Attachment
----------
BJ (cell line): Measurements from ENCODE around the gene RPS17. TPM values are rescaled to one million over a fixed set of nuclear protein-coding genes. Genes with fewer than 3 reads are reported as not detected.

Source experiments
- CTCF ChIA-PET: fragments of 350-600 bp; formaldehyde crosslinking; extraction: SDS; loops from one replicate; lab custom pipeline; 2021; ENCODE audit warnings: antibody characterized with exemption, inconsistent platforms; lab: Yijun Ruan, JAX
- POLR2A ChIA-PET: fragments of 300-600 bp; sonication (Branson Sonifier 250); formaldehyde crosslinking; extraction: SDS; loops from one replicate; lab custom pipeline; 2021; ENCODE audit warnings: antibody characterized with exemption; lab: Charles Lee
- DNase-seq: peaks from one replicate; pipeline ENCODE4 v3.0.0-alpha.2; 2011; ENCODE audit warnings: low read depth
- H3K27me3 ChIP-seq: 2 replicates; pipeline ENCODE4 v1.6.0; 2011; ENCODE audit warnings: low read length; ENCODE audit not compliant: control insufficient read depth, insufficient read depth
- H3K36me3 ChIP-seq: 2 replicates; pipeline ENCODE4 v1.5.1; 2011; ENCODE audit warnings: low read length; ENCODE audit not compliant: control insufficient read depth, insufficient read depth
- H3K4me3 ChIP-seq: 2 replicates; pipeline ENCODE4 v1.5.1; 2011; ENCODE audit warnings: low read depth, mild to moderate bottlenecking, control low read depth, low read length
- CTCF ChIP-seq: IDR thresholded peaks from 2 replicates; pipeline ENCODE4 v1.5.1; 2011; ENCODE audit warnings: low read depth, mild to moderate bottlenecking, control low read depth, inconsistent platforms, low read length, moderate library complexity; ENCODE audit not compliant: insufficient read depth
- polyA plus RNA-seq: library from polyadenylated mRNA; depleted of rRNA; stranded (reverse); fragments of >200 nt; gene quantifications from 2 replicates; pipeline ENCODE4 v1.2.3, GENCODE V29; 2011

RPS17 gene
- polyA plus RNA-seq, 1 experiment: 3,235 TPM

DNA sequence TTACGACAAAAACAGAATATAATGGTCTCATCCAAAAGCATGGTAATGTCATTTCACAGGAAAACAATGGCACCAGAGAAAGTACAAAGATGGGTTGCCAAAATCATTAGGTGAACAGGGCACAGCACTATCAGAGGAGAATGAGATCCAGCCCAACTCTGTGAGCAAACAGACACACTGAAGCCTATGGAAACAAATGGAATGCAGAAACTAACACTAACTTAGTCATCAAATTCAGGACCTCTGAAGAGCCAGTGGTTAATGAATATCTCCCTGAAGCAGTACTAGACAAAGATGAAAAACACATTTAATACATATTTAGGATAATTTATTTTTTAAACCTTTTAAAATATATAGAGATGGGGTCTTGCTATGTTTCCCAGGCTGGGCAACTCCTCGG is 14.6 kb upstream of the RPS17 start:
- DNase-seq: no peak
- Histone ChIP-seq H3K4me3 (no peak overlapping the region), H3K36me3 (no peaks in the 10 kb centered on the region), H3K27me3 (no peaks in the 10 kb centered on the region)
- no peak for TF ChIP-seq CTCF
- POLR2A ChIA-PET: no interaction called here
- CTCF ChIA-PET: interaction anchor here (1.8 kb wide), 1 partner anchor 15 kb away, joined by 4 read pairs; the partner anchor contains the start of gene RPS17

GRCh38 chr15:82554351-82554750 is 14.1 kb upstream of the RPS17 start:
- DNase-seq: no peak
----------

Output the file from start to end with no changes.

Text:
BJ (cell line): Measurements from ENCODE around the gene RPS17. TPM values are rescaled to one million over a fixed set of nuclear protein-coding genes. Genes with fewer than 3 reads are reported as not detected.

Source experiments
- CTCF ChIA-PET: fragments of 350-600 bp; formaldehyde crosslinking; extraction: SDS; loops from one replicate; lab custom pipeline; 2021; ENCODE audit warnings: antibody characterized with exemption, inconsistent platforms; lab: Yijun Ruan, JAX
- POLR2A ChIA-PET: fragments of 300-600 bp; sonication (Branson Sonifier 250); formaldehyde crosslinking; extraction: SDS; loops from one replicate; lab custom pipeline; 2021; ENCODE audit warnings: antibody characterized with exemption; lab: Charles Lee
- DNase-seq: peaks from one replicate; pipeline ENCODE4 v3.0.0-alpha.2; 2011; ENCODE audit warnings: low read depth
- H3K27me3 ChIP-seq: 2 replicates; pipeline ENCODE4 v1.6.0; 2011; ENCODE audit warnings: low read length; ENCODE audit not compliant: control insufficient read depth, insufficient read depth
- H3K36me3 ChIP-seq: 2 replicates; pipeline ENCODE4 v1.5.1; 2011; ENCODE audit warnings: low read length; ENCODE audit not compliant: control insufficient read depth, insufficient read depth
- H3K4me3 ChIP-seq: 2 replicates; pipeline ENCODE4 v1.5.1; 2011; ENCODE audit warnings: low read depth, mild to moderate bottlenecking, control low read depth, low read length
- CTCF ChIP-seq: IDR thresholded peaks from 2 replicates; pipeline ENCODE4 v1.5.1; 2011; ENCODE audit warnings: low read depth, mild to moderate bottlenecking, control low read depth, inconsistent platforms, low read length, moderate library complexity; ENCODE audit not compliant: insufficient read depth
- polyA plus RNA-seq: library from polyadenylated mRNA; depleted of rRNA; stranded (reverse); fragments of >200 nt; gene quantifications from 2 replicates; pipeline ENCODE4 v1.2.3, GENCODE V29; 2011

RPS17 gene
- polyA plus RNA-seq, 1 experiment: 3,235 TPM

DNA sequence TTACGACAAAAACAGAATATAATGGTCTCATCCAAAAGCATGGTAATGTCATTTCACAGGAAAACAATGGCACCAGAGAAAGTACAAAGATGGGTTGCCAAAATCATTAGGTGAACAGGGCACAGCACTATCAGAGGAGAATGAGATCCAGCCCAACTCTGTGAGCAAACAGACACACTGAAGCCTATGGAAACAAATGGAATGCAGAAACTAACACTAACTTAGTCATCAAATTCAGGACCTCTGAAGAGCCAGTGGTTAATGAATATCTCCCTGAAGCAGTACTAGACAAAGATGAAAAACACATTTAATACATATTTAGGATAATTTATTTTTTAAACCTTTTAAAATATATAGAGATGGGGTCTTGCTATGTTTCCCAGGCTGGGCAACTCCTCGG is 14.6 kb upstream of the RPS17 start:
- DNase-seq: no peak
- Histone ChIP-seq H3K4me3 (no peak overlapping the region), H3K36me3 (no peaks in the 10 kb centered on the region), H3K27me3 (no peaks in the 10 kb centered on the region)
- no peak for TF ChIP-seq CTCF
- POLR2A ChIA-PET: no interaction called here
- CTCF ChIA-PET: interaction anchor here (1.8 kb wide), 1 partner anchor 15 kb away, joined by 4 read pairs; the partner anchor contains the start of gene RPS17

GRCh38 chr15:82554351-82554750 is 14.1 kb upstream of the RPS17 start:
- DNase-seq: no peak